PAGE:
First Supervisor: Dr. Lesley Storey
Second Supervisor: Dr. Martin Dempster
PhD Title: Exploring psychological interventions for chronic sexually transmitted infections (STIs).
Summary of Project: The project aims to explore the impact of living with chronic STIs including HIV in Northern Ireland. Equipped with this knowledge and understanding the impact of receiving a positive diagnosis, psychological interventions can be established to promote acceptance and adjustment to diagnosis as well as supporting the individual through challenges that may present. Research suggests that the promotion of acceptance to diagnosis can have important health, social and psychological implications. Often the stigma surrounding the acquisition of STIs and challenges in discussing sex and sexual health can create barriers for individuals affected to seek social and psychological support. Through establishing an understanding of the personal challenges experienced by individuals living with chronic STIs, psychological support can be better tailored to meet the needs of this population. Psychological therapies including Acceptance and Commitment Therapy (ACT) will be explored through this research and the effectiveness of its principles for chronic STIs will be evaluated. Qualitative methodology will be utilised to research the experiences and challenges faced by individuals living with chronic STIs in Northern Ireland.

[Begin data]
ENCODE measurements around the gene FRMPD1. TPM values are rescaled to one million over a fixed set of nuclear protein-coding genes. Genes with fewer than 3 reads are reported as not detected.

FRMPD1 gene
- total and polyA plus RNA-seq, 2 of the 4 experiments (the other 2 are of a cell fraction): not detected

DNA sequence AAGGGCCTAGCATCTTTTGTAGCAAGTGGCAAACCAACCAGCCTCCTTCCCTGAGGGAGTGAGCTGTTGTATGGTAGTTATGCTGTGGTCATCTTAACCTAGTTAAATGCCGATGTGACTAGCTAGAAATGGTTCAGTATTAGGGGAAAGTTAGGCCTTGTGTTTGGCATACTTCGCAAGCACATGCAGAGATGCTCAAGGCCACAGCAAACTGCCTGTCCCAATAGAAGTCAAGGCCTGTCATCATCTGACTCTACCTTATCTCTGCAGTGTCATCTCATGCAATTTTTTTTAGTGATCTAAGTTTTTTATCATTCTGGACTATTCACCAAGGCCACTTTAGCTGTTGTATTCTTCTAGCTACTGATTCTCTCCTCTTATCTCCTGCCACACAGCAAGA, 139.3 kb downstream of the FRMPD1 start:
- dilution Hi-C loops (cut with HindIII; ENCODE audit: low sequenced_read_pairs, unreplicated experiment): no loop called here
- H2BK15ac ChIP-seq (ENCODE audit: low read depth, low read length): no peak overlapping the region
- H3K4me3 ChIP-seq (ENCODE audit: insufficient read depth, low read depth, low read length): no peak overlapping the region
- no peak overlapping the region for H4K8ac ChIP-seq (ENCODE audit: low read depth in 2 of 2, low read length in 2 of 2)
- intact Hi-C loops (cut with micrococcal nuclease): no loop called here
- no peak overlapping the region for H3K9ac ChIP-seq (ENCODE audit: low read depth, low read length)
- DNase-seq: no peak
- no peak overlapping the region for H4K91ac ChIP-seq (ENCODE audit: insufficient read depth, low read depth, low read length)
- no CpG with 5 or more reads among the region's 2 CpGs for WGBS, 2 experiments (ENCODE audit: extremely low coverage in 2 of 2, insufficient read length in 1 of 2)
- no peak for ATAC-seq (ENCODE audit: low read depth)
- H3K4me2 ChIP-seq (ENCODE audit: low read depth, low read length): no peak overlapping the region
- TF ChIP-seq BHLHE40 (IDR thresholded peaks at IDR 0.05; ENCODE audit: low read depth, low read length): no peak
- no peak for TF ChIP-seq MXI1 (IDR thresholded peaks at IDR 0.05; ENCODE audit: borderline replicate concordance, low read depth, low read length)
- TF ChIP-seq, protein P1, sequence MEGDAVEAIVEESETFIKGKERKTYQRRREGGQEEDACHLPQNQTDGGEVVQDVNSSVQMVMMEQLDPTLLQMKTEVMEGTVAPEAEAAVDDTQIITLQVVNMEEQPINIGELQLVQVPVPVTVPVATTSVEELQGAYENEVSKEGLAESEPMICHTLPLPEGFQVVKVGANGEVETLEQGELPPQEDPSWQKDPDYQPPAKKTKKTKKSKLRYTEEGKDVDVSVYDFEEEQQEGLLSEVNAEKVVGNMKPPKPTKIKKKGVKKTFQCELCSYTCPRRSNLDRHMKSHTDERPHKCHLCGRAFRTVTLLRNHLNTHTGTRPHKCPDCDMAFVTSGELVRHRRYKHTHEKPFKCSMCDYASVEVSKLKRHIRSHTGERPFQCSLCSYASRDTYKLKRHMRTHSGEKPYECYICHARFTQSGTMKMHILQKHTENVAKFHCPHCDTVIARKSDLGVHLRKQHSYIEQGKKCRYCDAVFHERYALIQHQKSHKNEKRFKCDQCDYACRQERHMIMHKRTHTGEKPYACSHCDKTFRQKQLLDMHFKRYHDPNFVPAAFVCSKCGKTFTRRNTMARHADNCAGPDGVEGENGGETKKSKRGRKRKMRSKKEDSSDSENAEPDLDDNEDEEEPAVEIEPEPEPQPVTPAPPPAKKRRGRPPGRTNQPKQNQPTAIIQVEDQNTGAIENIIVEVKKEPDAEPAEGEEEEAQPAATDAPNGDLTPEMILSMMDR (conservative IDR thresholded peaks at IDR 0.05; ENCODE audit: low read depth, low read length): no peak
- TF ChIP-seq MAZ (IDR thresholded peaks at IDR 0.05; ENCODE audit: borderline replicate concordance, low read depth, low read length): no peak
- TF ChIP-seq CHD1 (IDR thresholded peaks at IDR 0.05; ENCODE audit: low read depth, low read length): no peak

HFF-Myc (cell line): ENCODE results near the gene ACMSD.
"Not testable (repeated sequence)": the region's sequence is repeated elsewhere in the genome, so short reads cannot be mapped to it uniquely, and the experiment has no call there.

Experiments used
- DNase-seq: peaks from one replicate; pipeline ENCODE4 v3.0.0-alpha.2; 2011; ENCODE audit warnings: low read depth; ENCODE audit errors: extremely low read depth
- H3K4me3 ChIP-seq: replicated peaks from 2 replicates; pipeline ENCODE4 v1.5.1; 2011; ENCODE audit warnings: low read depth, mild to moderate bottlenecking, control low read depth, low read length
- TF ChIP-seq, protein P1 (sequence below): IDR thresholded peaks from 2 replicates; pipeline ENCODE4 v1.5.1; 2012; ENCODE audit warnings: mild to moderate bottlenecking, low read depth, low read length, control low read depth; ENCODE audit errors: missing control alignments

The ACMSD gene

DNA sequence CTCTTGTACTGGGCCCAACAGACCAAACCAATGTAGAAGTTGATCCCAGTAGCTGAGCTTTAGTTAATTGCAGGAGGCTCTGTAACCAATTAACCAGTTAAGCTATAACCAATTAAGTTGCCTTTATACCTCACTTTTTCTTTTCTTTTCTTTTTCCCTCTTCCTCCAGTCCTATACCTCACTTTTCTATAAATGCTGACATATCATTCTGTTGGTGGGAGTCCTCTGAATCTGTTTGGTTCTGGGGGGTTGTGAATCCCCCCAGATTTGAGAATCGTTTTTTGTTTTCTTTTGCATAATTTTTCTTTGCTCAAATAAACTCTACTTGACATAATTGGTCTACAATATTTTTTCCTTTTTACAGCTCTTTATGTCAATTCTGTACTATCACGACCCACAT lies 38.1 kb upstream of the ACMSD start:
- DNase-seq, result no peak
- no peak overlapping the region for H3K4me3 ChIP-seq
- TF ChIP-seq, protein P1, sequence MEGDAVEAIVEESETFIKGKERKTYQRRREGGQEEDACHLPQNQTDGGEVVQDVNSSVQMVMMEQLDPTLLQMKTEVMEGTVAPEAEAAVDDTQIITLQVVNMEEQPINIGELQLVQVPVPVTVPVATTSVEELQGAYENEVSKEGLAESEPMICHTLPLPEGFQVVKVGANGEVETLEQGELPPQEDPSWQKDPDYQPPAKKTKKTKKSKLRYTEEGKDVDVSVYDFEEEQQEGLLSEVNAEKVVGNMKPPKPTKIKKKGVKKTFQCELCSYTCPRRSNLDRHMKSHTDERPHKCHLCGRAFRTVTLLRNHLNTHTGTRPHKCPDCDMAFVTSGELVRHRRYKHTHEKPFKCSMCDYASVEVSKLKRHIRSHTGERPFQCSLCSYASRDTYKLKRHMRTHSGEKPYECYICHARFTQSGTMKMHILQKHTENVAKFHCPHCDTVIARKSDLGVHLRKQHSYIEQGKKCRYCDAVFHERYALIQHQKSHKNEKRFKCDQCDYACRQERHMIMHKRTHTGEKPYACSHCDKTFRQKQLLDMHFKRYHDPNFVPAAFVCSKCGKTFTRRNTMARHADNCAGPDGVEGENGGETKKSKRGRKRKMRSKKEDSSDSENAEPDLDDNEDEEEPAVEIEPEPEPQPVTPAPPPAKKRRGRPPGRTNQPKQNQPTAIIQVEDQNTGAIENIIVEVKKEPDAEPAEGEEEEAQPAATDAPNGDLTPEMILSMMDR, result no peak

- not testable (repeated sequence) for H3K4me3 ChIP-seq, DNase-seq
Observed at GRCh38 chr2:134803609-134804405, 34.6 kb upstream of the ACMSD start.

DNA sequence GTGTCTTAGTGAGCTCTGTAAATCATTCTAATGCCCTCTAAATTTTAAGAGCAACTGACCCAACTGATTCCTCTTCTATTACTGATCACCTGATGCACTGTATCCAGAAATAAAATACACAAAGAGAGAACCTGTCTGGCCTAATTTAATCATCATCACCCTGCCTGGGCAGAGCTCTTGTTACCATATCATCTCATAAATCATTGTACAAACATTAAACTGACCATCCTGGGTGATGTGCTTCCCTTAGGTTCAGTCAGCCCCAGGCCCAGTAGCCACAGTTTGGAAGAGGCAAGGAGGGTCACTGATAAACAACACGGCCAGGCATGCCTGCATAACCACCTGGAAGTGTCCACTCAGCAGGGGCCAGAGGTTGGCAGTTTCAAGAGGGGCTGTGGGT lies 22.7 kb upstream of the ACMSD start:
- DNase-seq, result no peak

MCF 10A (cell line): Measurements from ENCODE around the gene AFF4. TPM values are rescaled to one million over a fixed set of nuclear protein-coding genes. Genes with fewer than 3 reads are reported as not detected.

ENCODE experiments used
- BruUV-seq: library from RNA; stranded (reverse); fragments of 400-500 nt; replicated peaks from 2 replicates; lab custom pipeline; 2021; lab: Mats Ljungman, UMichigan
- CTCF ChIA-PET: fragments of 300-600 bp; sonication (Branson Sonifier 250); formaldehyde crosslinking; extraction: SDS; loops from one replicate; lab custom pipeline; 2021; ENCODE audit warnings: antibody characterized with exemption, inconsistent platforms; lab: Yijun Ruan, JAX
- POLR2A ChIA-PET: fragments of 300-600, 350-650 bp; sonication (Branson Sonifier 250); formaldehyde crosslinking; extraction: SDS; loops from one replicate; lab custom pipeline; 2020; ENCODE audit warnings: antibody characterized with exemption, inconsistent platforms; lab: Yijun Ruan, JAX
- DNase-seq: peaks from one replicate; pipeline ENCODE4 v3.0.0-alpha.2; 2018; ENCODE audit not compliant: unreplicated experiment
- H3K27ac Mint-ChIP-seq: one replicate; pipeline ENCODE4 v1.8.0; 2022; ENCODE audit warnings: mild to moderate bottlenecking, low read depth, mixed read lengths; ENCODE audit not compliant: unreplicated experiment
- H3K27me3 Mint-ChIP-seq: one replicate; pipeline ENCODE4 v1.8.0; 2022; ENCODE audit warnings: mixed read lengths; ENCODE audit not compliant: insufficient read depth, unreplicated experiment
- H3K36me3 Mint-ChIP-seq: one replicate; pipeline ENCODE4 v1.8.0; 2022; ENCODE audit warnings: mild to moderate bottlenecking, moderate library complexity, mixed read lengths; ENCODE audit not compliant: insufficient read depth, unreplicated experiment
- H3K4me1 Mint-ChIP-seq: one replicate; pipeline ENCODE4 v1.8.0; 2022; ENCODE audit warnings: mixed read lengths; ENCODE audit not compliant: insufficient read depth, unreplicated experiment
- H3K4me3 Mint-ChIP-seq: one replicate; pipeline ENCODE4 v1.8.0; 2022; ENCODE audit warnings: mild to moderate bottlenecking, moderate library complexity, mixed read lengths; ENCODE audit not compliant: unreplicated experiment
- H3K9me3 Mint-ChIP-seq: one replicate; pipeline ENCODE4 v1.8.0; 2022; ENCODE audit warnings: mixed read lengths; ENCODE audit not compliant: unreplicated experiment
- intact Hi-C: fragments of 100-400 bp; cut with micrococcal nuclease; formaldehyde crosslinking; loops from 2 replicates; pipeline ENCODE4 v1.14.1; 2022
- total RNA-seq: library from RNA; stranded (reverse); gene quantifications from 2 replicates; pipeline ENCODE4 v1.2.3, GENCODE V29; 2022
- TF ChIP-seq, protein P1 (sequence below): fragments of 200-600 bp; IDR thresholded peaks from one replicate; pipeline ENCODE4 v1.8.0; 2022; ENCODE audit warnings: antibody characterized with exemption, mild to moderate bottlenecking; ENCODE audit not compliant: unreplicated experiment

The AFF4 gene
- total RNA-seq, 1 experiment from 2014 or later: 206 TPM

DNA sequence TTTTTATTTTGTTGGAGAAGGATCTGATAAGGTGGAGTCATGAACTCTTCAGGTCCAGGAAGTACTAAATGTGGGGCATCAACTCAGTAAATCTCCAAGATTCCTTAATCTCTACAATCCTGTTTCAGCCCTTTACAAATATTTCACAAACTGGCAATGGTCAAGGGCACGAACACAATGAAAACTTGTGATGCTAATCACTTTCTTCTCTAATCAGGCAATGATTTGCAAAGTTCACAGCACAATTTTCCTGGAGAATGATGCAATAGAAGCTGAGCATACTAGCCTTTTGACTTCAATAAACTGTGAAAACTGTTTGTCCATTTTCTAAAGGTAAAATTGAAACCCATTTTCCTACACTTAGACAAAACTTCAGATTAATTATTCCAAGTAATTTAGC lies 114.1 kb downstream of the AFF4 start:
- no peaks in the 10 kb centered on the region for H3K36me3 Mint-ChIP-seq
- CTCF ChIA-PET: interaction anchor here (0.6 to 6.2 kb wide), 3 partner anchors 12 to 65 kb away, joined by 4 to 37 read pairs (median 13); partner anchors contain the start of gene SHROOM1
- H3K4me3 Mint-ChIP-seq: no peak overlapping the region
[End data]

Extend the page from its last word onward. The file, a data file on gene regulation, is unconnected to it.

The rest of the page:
School of Psychology Research Interest Group: Indentities, Groups & Social Change
Attitudes towards sex and sexual health in NI: An interpretative phenomenological approach. 2ND Conference on Applied Qualitative Research in Psychology. University of Derby, June 2013
Attitudes towards sex and sexual health in NI: Overprotective verses riskier sexual behaviour. Northern Ireland Branch of the British Psychological Society (NIBPS), April 2013
“I couldn’t bring myself to tell him”: Exploring the psychosocial impact of genital HSV in the heterosexual relationship. 3rd Annual Postgraduate Student Conference, School of Psychology QUB, September 2012
Eye tracking social attention patterns among individuals with Williams Syndrome. 2nd Annual Postgraduate Student Conference, School of Psychology QUB, September 2011
Hanley, M., Riby, D.M., Caswell, S., Rooney, S. & Back, E. (2013). Looking and thinking: How individuals with Williams syndrome make judgements about mental states. Research in Developmental Disabilities, 34, 4466-4476